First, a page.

The Courier News from Blytheville, Arkansas on July 21, 1950 · Page 1
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The Courier News from Blytheville, Arkansas · Page 1

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Friday, July 21, 1950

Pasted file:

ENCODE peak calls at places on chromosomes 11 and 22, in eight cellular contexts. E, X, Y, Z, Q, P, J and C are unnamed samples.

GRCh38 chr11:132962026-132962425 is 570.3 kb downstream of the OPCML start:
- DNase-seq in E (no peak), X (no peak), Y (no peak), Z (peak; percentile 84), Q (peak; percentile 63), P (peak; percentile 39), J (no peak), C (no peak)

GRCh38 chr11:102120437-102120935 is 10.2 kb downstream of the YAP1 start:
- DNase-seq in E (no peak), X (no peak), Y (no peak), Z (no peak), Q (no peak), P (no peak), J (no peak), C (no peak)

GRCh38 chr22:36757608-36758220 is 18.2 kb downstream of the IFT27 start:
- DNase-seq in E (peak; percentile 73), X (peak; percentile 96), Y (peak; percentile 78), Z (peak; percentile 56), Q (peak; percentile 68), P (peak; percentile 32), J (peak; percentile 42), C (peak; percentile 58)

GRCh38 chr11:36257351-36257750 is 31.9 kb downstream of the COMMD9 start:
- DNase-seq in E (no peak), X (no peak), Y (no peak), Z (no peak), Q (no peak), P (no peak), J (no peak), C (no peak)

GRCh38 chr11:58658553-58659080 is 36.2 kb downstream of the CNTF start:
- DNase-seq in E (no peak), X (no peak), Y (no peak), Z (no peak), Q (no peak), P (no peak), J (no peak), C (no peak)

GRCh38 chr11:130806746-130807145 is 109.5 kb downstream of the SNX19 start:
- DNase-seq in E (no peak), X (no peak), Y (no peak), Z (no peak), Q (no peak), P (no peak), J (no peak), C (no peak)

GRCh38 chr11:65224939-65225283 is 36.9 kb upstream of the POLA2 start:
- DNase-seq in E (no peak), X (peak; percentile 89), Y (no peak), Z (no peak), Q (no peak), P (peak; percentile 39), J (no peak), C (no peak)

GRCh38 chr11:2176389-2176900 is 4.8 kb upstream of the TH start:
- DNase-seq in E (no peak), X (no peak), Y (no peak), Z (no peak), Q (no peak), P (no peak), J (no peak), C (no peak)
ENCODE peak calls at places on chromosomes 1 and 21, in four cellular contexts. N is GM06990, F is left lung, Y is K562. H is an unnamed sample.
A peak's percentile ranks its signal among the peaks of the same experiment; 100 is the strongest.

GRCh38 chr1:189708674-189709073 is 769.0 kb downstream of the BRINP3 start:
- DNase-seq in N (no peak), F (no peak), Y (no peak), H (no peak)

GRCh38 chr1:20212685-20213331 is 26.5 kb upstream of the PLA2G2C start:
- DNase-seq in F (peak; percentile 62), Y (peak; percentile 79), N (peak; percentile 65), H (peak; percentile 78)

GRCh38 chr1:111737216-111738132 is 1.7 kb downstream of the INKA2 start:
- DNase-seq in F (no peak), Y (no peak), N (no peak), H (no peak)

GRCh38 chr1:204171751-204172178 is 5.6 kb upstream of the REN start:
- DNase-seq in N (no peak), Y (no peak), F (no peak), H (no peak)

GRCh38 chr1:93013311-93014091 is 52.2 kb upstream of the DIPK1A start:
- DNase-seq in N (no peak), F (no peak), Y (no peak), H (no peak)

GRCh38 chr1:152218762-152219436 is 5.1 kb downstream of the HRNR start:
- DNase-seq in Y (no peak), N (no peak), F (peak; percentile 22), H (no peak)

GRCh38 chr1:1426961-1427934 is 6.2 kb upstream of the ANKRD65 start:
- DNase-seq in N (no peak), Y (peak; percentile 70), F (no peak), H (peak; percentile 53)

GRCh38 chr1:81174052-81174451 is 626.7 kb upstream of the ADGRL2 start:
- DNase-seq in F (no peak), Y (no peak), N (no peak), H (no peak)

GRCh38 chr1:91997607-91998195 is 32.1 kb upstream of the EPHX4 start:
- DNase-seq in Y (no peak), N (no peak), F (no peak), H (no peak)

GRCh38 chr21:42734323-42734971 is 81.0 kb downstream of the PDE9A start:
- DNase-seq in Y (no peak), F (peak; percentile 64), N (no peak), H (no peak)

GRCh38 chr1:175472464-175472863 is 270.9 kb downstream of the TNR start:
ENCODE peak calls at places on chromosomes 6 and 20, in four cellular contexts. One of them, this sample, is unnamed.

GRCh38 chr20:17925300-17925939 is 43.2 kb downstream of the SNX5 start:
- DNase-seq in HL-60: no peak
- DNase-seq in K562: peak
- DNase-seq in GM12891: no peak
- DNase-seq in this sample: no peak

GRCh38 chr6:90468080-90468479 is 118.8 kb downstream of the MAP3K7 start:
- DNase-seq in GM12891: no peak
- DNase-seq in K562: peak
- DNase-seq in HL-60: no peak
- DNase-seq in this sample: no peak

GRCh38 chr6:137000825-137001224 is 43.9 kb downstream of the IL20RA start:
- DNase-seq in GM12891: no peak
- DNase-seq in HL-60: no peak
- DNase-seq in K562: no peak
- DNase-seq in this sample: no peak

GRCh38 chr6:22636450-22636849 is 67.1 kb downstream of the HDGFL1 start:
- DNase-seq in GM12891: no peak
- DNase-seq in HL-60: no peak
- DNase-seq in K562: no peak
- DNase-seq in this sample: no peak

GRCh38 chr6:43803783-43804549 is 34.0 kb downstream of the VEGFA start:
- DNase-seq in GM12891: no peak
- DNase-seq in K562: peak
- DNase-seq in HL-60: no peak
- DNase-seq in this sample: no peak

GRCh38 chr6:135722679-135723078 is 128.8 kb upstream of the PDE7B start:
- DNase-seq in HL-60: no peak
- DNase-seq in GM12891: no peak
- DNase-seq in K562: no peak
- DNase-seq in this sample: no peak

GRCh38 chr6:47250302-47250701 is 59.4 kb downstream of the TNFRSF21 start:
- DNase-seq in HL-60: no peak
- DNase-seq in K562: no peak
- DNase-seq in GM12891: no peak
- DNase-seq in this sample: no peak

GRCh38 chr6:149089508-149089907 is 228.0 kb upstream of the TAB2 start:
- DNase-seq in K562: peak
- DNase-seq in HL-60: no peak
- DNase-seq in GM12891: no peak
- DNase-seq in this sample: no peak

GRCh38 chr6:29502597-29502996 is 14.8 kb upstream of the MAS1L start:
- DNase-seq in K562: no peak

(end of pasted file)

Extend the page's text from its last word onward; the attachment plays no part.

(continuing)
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BLYTHEVILLE COURIER NEWS EDOUTNA*T1 VOL. XLVt—NO. 104 illy NrM BlfthevlU* Courier Blythevili* Benld i «r AMCAMBA* AMD «otmnurr idwoinu Tmt ASSOCIATED PBESS from Cadillac DETROIT—Th* Army is negotiating with the Cadillac Division ol General Motors for mass production of tanks. ' Col. David J. Crawford, commander of (he Detroit arsenal, confirmed negotiations are under way and predicted a contract will be worked out within a lew days. Seoul Rails Destroyed TOKYO—U.S. B-29 bombers have brought rail traffic through Communist-captured Seoul almost to a (tandstill, the Far East Air Forces reiwrled today. An FEAF communique said ihj.s damage, resulting from 500 tons of bombs dropped In a mass raid Sunday, will "prevent rail movements through Seoul to the southern battle lines and to the northwest coastal area for some time." 9.5. Blames Russia WASHINGTON—A mass of evidence that the Korean crisis resulted from Communist aggression was spread on the record today ii: a new American official document. The Stale Department Issued a •8-page "white paper" yesterday in which it denounced the North Korean invasion as "a brutal blow to the peace of the world." In an accompanying narrative events leading up to the outbreak of fighting, the Stale Department blamed Russia for the long DOS' war dispute over Korea. Dean's Safety Feared AN AMERICAN COMMAND POST IN KOREA—Fellow oificnr: today held firm hope that Maj Gen. William F. Dean, unrepor'et i-early 24 hours in the thick ol the Taejon fighting, "will get out." But fear for his safety grew by the hour. The front-line [ighliin, commander of the U.S. Twenty- fourth Infantry Division was la.s reported leading a bazooka team fighting off Red tanks. Truman Talk Attacked Eligible to Vote in Primary Tuesday Voter* Will Ballot On Races between 3 Or More Candidate* More than 15,500 Mississippi Coun- tians are eligible lo vote in Tuesday's Democratic primary, according to records of poll lax receipts purchased at the sheriff's office. Of these. 8,563 reside In Blylherille. Voters in Mississippi County will vote Tuesday to select candidates in races In which three or more are seeking the same office. If there is no majority In any of these races, the two candidates receiving the largest number of votes will have their names on the ballot, in the run-off primary Aug. 8 H one of the three or more candidates' in a race receives a majority one vote over 50 per cent o Hie total—he will receive the nomination for that office, and his name will not appear on the Aug. 8 ballot Others on Run-Off Ballot In cases where candidales are unopposed, their names will not appear on Tuesday's ballot. These name will appear, however, on the Aug A ballot. The Mississippi County Democratic Central Committee vot ed at its April 1 meeting to list unopposed candidates on the run-of ballot to prevent any ommissiom during certification. Similarly, where there are two candidates for an office, their name, will not appear on the ballot unli the run-off primary Aug. t. Polls will open at B a.m. and close at 6:30 p.m. The County Centra Committee will meet next Frida. in Osceola to canvass elections re' turns and certify the vote. In case of state and district candidates, th returns will be certified to the stat Central Committee. Here is a copy of the official bal lot that voters will cast in Tuesday' primary: DEMOCRATIC PRIMARY ELECTION .JULY 25,1950 TMdlo g»v« tden and laying the' War in. .The report, carried in" a Tass dispatch from Washington; laid "Truman admits the United States 1* strengthening its preparations for war, both in Europe and on the Ainerlcan continent." Service Freeze Okayed WASHINGTON, July 21 (jFj— Congressional armed services committees today cleared for Senate and House action legislation lo lift the ceilings on si 7 .e of the armed forces and extend all enlistments for one year. Senator Tydings <D-Md) told a reporter he would try to get both bills before the Senate as soon as possible. BLYTHKVJLLE, ARKANSAS, KR1DAY, JULY 21, 1950 U.S. Negro Troops Drive Reds Out; Occupy Rail City of Yechon Action Is First • • • Red Snipers Harass U.S. Troops la Fighting Taejon Withdrawal Sizable American jround Victory LOUD SPEAKERS—A. 5200,000,000 ring of American radio stations lo encircle the U. S. S. R. and its satellite nations is being considered by Congress, following ils reeotnmendalion by Brig.- Gen. David Sarnoff, chairman of the board of RCA. Map shpwi how programs, telling the American story, would be beamed into the Iron Curtain countries. General SarnofT estimated .that the J200.000.000 initial cost would be about the price of two battleships and thai maintenance would run about $50,000,000 a year. Nine Countries Answer UN Appeal for Korean Aid; No Troops Offered FOR GOVERNOR Vole for One SID McWATH J. L. HARRIS M. G. BANKSON ...'. BEN LANEY {—i _ _ I I « * Mew York Stocks AT&T Amcr Tobacco Anaconda Copper Beth Steel Chrysler Coca Cola ...: Gen Electric Gen Motors Montgomery Ward N Y Central Int Harvester J C Penney LRepublic Steel Radio . . Socony Vacuum Studcbaker Standard of N J Sears ............ Packard U S Steel Sou. Pac 15 1 65 1-2 32 7-8 39 3.4 66 3 _8 1281-2 45 -J-R 83 5-8 52 3-8 H 1-4 26 3- -1 SB i-4 373-4 1521 1-4 277-8 15 3-8 41 5-8 31-2 35 3-4 503-4 FOR STATE TREASURER Vole for One J. VANCE CLAYTON f~ SAM JONES |~ JOHN JONES f~ Weathei Arkansas forecast: Considerable cloudiness. Scattered tlumdcrshow- CLOIJDT ers lhl.s afternoon and Saturday and In north and central porlions lo night. Not much change In tern peralure, Missouri forecast: Considerable cloudiness this afternoon and to- nlghl with showers extreme south »nd extreme north porlion; Salur day partly cloudy and slightly warm rr; low tonight 60-65; high Satur day In 80's. Minimum Ihls morning—G4. Maximum yesterday—90. Sunset loday—7:10, Sunrise tomorrow—5:03 Precipitation 24 hours to 7 a tr lodfly—.52. Tolal since Jan. t—41.28 Mean temperature (midway be- jtfween high »nd low)—77, V.' Normal mean temperature for July—81.5. TMs Dale Last Vr»r Minimum this momma;—73 Ksilmum yesterday—K. Precipitation Jan. i lo this dale •—S3.2S.' • By A. I. GOLDBERG LAKE SUCCESS, July 21. </P)—U. N. Secretary General Trygve Lie said loday nine countries have answered directly his week-old appeal for effective aid in Korea, but none has offered ground combat troops Lie added lie does not know* — whether the United Stales has direct negotiations with any country for combal troops but he assumes Ihcre are conversations going on at Washington. Answering questions at a news conference. Lie insisted he docs not think he has had a poor response. He said he will not give up hope for responses until another fortnight has passed because it takes governments a long lime lo consider all angles. _ ., Lie also repipted several preliminary reapoiMei he is not making mbjre now 1^ saM no.country has given him a flat turn-down on his 'equest. "IIP Story TJnlrue" The U.N. secretary .said the Unit- id Press had- distributed a story saying Lie and the secretariat were secretly recruiting a volunteer army to serve in Korea. Lie observed there was "not a word of truth" in this story from beginning to end. KOR LIEUT. GOVERNOR Vote for One NATHAN GORDON CARL E. HENDR1X .... JAMES MacKRELL L. S. BROCK1NGTON ... D D D FOR ASSOCIATE JUSTICE Supreme Court (Position No. 3) Vote for One PAUL WARD f—'j P. L. SMITH Q R. B. McCULLOCH .(""1 FOR ASSOCIATE JUSTICP. Supreme Court (Position No. 4) Vote for One I.EFFEL GENTRY Q CHARLES C. WINE Q I'AYLOK SUTTON r~] .SAM ROBINSON .'. R. R. THIMBLE FOR STATE SENATOR Vole for One •}. LEE BEAUDEN W. R. NICHOLSON C. LOWELL BENNETT ... KOR STATE REPRESENTATIVE Posit inn N*o. 2 Vole for One KENNETH S. SULCER ... ALBERT A. BANKS JOHN J. COWAN KOR SHERIFF AND (X)U.KCTOR Vote for One CHARLES CARTER [ OSEE NUNNALLY f WILLIAM BERUYM A N ...f Jesse* Taylor, chairman of th* county Central Committee, pointed fee ntUMir M rut 11 Announcing responses to his call -o nations. Lie listed a hospital unit offer irom Sweden, an ambulance from Denmark, shipping tonnage from Norway, an nrmcd sloop from Prance and six transport planes and crews from Greece. Philippine Volunteer* The Philippines announced it will lllow volunteers to join any U.N. orce. Peru. Argentina and Brazil assured him they will give any assistance possible and are prepared for direct consultations with tlic |intflcd commands—Hint is, the U.S. government. Lie's appeal asked for effective. not token, aid, and stressed a particular need for ground forces. Dispatches from world capitals n-e announced that various countries would send combat and transport planes, war vessels and commercial shipping bottoms, and raw materials, but that Ihcy cannot commit their fighting men. Some countries have stressed that their forces arc already busy fighting communism In Ihe Far East Others Indicated Ihcy don't want to weaken their armies In case they liavc to fight communism in Europe. Israel and the Arab tiallons fear each other and want to keep their fighting men on hand. Hospilal units, and ambulances also have been offered. The U.N. has refused to make public the offers It has received because, officials said, they are considered preliminary and are still being discussed. U.N. officials insist there Is no question of security involved in keeping the details secret. Soybeans High Low Close Ju| y 320 30G 317'i Nov 253',i 249'i 253'-S Ja " 236!* 252',i 25GS Mar '... 258'i 254% 258'.» Army to Call Up Parts of Guard 'Non-Divisional' Units To be Activated If the Need Arises WASHINGTON, .July. 21. Ml— Tlie Army announced today It is calling "nan-mvislonnp' units both the National Guard and reserves to active duty. The announcement said that the Army does not contemplate at this time calling units the size ol i division. The brief announcement said: "The Department of the Army i: in the process of progressively call ing non-divisional elements of both National Guard and Reserves to active duty as the need arises and facilities for their reception and training can be provided. No Divisions "For the immediate present it ii not contemplated liiat units thi size of a division will be called Units will be alerted approximate!) 30 days prior lo movement so to give members Ihercof time U arrange their personal affairs. "In the meantime the Army i asking for immediate voluntary ac service of individual officer men In certain gratics am live and skills. 30 Days to Report "These individuals will be given up lo 30 days to report." The Army declined to disclose the number of men involved. The total number of Nationa Guarrismcn as of March 31 wa^ 332.000. Tlie number of reserve, was 600,000. The National Guard Is orgnnizec into 27 divisions. Of these, 25 ar infantry and two are armored. FOURTEEN PAGES BWCLE COPIES FIVE CENTi By TOM LAMBERT WITH A U.S. INFANTRY TASK FOKC1C IN SOUTH KOHEA, July 21. (AP)—Un- Led States Negro troops to- lay drove North Korean Communists out of Yeclion and occupied that rail and highway city. It was the first sizable American ground victory in -he Korea war. The Negro doughboys rar> _ .tired Yechon after a IG-hour battle which began yesterday afternoon and ended shortly after dawn today. Our casualties were light. The extent of enemy losses was unknown. Yechon Is 60 miles northeast of Taejon and 55 miles north of T.ie- (General MacArlhur's Friday afl- ernoon communique had said one regiment of (he South Korean capital division counterattacked and retook Yechon from the Communists. It is not clear from this story whether the South Koreans ai>: lost the city and it was retaken again by the U.S. Negro soldiers.) "A I>!ffer«i< Story" Today at Yechon was a far different slory from Ihe pnst few dark days when gallant but outnumbered 24th Division soldiers battled the surging' Reds farther west ns United Nations forces traded space for time. In (he Yechon action, the power and strength of the U. S. assault made it look R.S If Uie period of trading time for space is over. , Cup. of Mountain Sides noon when H^^P'.TBSuk (or c<- moved tgairut lit city irhlch nes lies In fi cup of a mountain ridge. Crouched on a. hillside In a soybean palch with Gapt. Curlton S Johnson of Chester, Pa., anr MjSGT. Kenneth E. Brown of LR Mesa, Tex., I wached the assault. Under a barrage of artillery and mortar lire which splashed lire into villages on the slopes of Hie mountain behind Yechon ,two companies began a flanking move—a tactic which the Reds previously have used successfully. To the west, small groups of .soldiers legged if, across the rice fields A machine gunner ran heavily up the slopes and inlo a grove of trees. There was silence for a moment then Ihe guns opened up. Firinjj »s They Wenf Directly north, down a deserted road Into Yechon, the colored soldiers stalked warily into cluslcrs of hoiiEes, firing as Ihcy went. To the east, a small knot of aol- dtcrs clustered about a small mud hut Ihcn broke Into sudden life and the men dived into fields lor cover as a machlncgun rattled. By UIU.IAM K. MOORK A COMMAND POST IN KOREA, July 21. (/p,_The American . withdrawn! from Taejon was made through heavy sniper fire — and H round roads blocked with the GI's own flaming vehicles. At one lime, the North Korean communists piled up burn- lug American vehicles on R road lo block the Americans' exit route to new defense positions to the soiilli. At another. Ihe Reds' tracer builds flreri an American am- munilion Iruck. it became an exploding obslacle in Ihe road. (All the while, Communist snipers covered the roads for at least six miles enst of Tiicjon, S|!t. Ray Turnbull, Miami Bench, p|a.. a Signal Corps photographer, 'reported niter his arrival by plane In Tokyo.) With their trucks blasted from under- them by lire from tanks, artillery ntid mnchlneguns, ninny American soldiers took to the hills. They still were [hiding their way to advanced American positions Friday. "A lol of Ihe men figured it Is easier lo get out through the hills," explained Cp. Richard A. Johnson, 20, Sioux Fulls, S. D. "The Commies carry little hand torches (hat make a light not much bigger than a firefly, so they can identify each other at night. "When our men .see those little lights they just duck Inlo bushes until the lights B0 by." Johnson came out of Thcjon with two truckloads of wounded. He was otic of about 20 uninjured »oldlerii who carried 21 wound«d • round the burning ammunition truck. "Shells were exploding all around us," he related. "I think ours were the only trucks in. the convoy lo get through. Those of us who were not hurt patrolled down the road because of snipers. We walked both trucks out of there." Johnson nnd Pfc Wilson Har- wlek. 51, (address not given) were given a lift back to the command post in R message center Jeep which had carried me to the forward post. Harwiek said he was on a truck which ran Into fire from four machincRuus nun mortars. He and several others took to Ihe hills and safely reached American lines. Senate, House Committees Okay End of Armed Force Size Limits By JACK »MJ, Navy Orders Four Reservists From Blytheville to Active Duty At. least four niytlievlllc youths received orders last night call- Ing them to active duty with the Naval Air Deserve. The orders lo report for Immediate active duty were Issued yesterday and last.night: to members of a fighter squadron of the Navnl Air Reserve Unit at the MlUiiigton, Tenn., Naval Atr Station. Reservists from Blytheville receiving these orders were: Louis I,. Anderson, Jr., 18, son of Mr. nnd Mrs. L. L. Anderson, Sr., 404 East Davis. Bobby Roland Garner, 17. son of Mr. and Mrs. Troy Garner, 605 North Second. Charles Shepherd. 17, son of MM. Thelma Sherrort. Robert Lee Brown, wlio.se ari- rtress here could not be found this morning. ' '* All have received their orders They were contained In telegrams sent from the Millngton air base.: School records here show Ihut at tlie beginning of the fall term, Shepherd would have entered Ihe 10th grade, Garner the nth grade and Anderson the 12t)r grade. Garner Is a member of the Blytheville chicks' football team. They are the first reservists lo be called lo active duty from Blythcville by any branch of the armed forces. S.E. Missourions On Casualty List Two Southeast Missouri soldiers are listed as casualties on the latest Defense Department accounts of men wounded and injured In the Korean fighting. A list received heie yesterday includes* Pfc. Robert Arnold, son of Mrs. Pearl Arnold of Steclc, Mo. Pfc.Robert luty, son of Mrs Ida P. Duty of Cardwcll, Mo. To date, these men arc the first casualties reported from either city. Arkansas PSC Approves Gas Proposal for Eastern Sector LITTLE ROCK. July 21 07>(— The Arkansas Public Service Commission today approved a private utility's plan lo provide natural gas to 21 East Arkansas cities. The commission approved B request from the Mid-South Gas Company, Llitle Rock, lo !.«ue $9,700,000 In securities to pay cost of operation and Installation ol transmission lines to provide gas to these cities: Brinkley. Tun-ell. Gllmore, Cotton Planl. Crawlordsvllle, Earle Forrest City, Hughes, Lepaiilo Martanna, Marked Tree, Palestine, Paragould, Parkin, Tyronza, Tru man. West Helens, Marion. West Memphis, Wheatley «nd Wynne. Tlie commission also approved Mid-South'* application to purchase existing natural gas facilities now operated by the Arkansas Power and Light Company In northeast and southeast Arkansas. Approval of sale of the .wirltKs must be obtained from the securities and exchange commission before work on Ihe new system can be strated. Representatives of a'dozen of the towns Involved appeared in support of the company's plans. Minor Sumners, Little Rock, former PSC chief *ccpunl«nl »nd more recently assistant to Ihe prea Idem of AP &L, will be president. Battered Infantry Holds Ground TOKYO. Saturday, July 22 l/f, —The battered U.S. 24th Division was reported holding high ground iouthcnst of burning Taejon today, blocking the North Korean Red Army's advance. Field dispatches said tlic Reds lad failed aggressively to follow .lp their conquest of Tnejon Friday General MacArlhur's Tokyo headquarters did not Issue Its usual midnight communique on the Korean fighting, saying, "there has been no change in the situation." Field accounts said the 2-Uh's lighting commander. Maj. Gen. William F. Dfian, had been nnre- portcd in the battle zone for 24 hours. Early today, MacArlhur's public Information officer said, "we have no confirmation one way or another regardlnt; General Dean." The officer added that under army rules it could nol even be confirmed that he wa.s missing until an invcstlBallon was completed. In the last headquarters com- munique Issued Friday afternoon, the 24lh Division was described as stalling the Communist advance after the fall early Friday of the devastated rail and highway junction clly of Tacjnn. Soldier and airmen reports after Ihe hitler battle said the Reds used four tanks with American white- star markings In sneak attacks. All four were reported knocked out two each by the Infantry and all force. Superior numbers of Communist tanks, Infantrymen and guerrillas won b)a?mg Taejon early yesterday, after two days of fierce and costly attack. But that victory cost them .. least 13 Units—all knocked out by the Gf's new 3.5 Inch rocket launch er—»nd other* damaged. Boosters Club On County Tour To Support Ticket A Big Lake Boosters Club campaign caravan left Manila at 10 a.m.- loday on a lour of the county behalf of four candidates that have received the endorsement ot .he organization, From 35 to 50 cars were expected take purl in the caravan. They carried posters nnd banners, nnd Boosters Ciuo mcmwcrs distributed pamphlets en route. The club has endorsed Gov. Sid McMnlh, Slate Senator J. Lee Bear- lien of Lcachvlllc and Sheriff William flcrrymnn of Blythcvillc for rc-clcctlon and John J. Cowan of Osceola for state representative. Tlie caravan was expected to arrive in Blythcvillc about noon. Brief talks are planned at each .stop, according to n. J. McKinnon ol Manila, chairman of the club's Parade CommiUec. Probable route of the caravan was expected lo be Manila. Lcachvlllc, Blylheville, Osceola, Wilson, Kciscr nnd Mnrle. N. O. Cotton Open Hit-li Low Close Ocl ....... 3767 3781 3737 3737 Dec ....... 3759 3780 3133 3733 Mar ...... 3756 3170 374! 3727b May ...... 3733 3764 3715 3115 July ...... 3635 .1704 3658 3658 U.S. Air Force May Ask Draft Of Veterans WASHINGTON, July 21. {/!')—The Air Force, if its volunteers are Insufficient, may ask Congress for nu- thorlly to draft veterans of the last war. This was the word Col. Ilarland Parks of the Air Force gave the House Armed Services Committee today. Col. Parks said the Atr Force feels it will be able to meet its manpower, needs through volunteers aim re-1 serves. He added, however, that if these methods fail to provide cuoiiRb men the Air Force would like (JlD right to recall veterans through the drail. The military also advised the committee that plans nrc underway to call up doclors In the reserve for active duty. •+ The armed services committees also approved legislation to "freeze- In service for another year the enlisted men now In Ihe Army, Navy and Air Force. i The steps were th« first formal moves by the lawmakers toward a big build-up of fighting strength nnd a tightening up ot the home front lo meet Communist blows In Koren and'poslhle elsewhere. - ; Trinn,n Review* Sltuailpi;''• ..'" At, the - Wiiite "fioifse, •preterit Triimnn-'reviBwed the situation with his cabinet. Vice President Barkley told reporters afterward that It was ii "routine" meeting—a statement Implying there were no major new proposals or decisions. Congressional lenders ticketed th» bill* upplng the armed force* for floor action next week. With those measures out of the way, tlic legislation will come to grips with the question of economic conlrols. Mr. Truman, In selling out his home front program last Wednesday, did not ask for price or rationing controls. But he .wid he would ask them U they appenrcd to b« needed. Confrnls Remanded Shnrply rising prices already have brAught some demand In an out ot Congress for controls. Philip Murray CIO President, urged in a statement that the President be given power to ration goods and control prices. He said that If controls are put on prices, they should be rolled back to the level of June 25—the date the North Koreans mnrched. Disturbed over the price situation, the ailminLstralion wns reported to be preparing a report designed to convince the public there Is no need to fear a food shortage. It will be made public Saturday niijht. Senate-House atomic committee members will met with Secretary of Defense Johnson and a representative of the Joint chiefs of staff next v.~cck to review the nation's atomic program. Senator McMahon (D-Conn), chairman of the committee. ma:le the announcement after R closed meeting of Ihe group loclay. He said the exact dale for Ihe se/sion had not been fixed. New York Gorton Open High Low Close Del 37B8 38O? 3763 3757 Dec 3715 3135 3748 3743 Mar 3777 3791 3740 J140 May 3760 3773 37 W 3T40 July 3700 3723 3680 3680 Koiser-Frazer Hit by Strike DETROIT, July 21 Wj—The Kal- scr-Frazcr automobile plant closed totlay by a strike of CIO United Auto Workers. Workmen began leaving benches at 11 p.m. last night in protest of the suspension of n union shift chairman. Ralph Clark. Kaiser-Frazer employs 10.000. Progress Reported in Polio Center Drive The Kiwanis Clubs campaign for funds lor the Mississippi County out-patient polio center here appeared beaded foi a complete success today as reports from solicitation sub-committees continued to pour In. Jimmle Sanders, chairman of the Kiwanis Club's solicitation Committee, said this morning that the drive was "progressing wonderfully" and that a number of the sub-committees assigned lo solicit funds over the county had reported cither reaching their quotas or that their Quotas had b«n pledged. Total contributions to date were not available this morning due lo the Illness of Arthur S. Harrison, who Is acting treasurer for the drive, hut Mr. Sanders s»W that results so far have been "very gratifying". The drive Is Kheduled to end Mon- day. The first sub-commitce to report reaching Its quota wns the one assigned to the Gosncll area. H, B. Richardson, chairman of Ihe Oos- ncll committee turned in $55 yesterday which was 55 over the committee's quota. Mr. Richardson reported that additional contributions had been pledged in that area. J. L. Nabers. over-all chairman of the project to re-locate the cenlcr on the Court House lawn, said yesterday that the $3,500 goal of the drive appeared "all but cinched". A total of »«0 was solicited'In Blytheville yesterday, he said, and members of the Blytheville committee were continuing their work this morning, Mr. Nabers said. The $400 solicited In Blytheville yesterday made at least (136 con- tributed here since the drive opened Monday. The Blythcville Junior Chamber of Commerce and Dud Cason Post 24 of the American Legion each contributed $100 to the campaign. The Beta Sigma Phi sorority contributed $68 and employees of Sterling Store added an additional $68. Civic leaders of Wilson and Joiner have assured the Kiwanis Cluh of the $200 assessed the two towns, Mr. Sanders said and Osceola has Pledged its $300 quota wilh a possibility of more. Another large contribution from the Blytheville area has been pledged by the Blythcville Shrine Club, Mr. Sanders said that he had been notified lhat Ihe Shrine Club had pledged » contribution of U per member.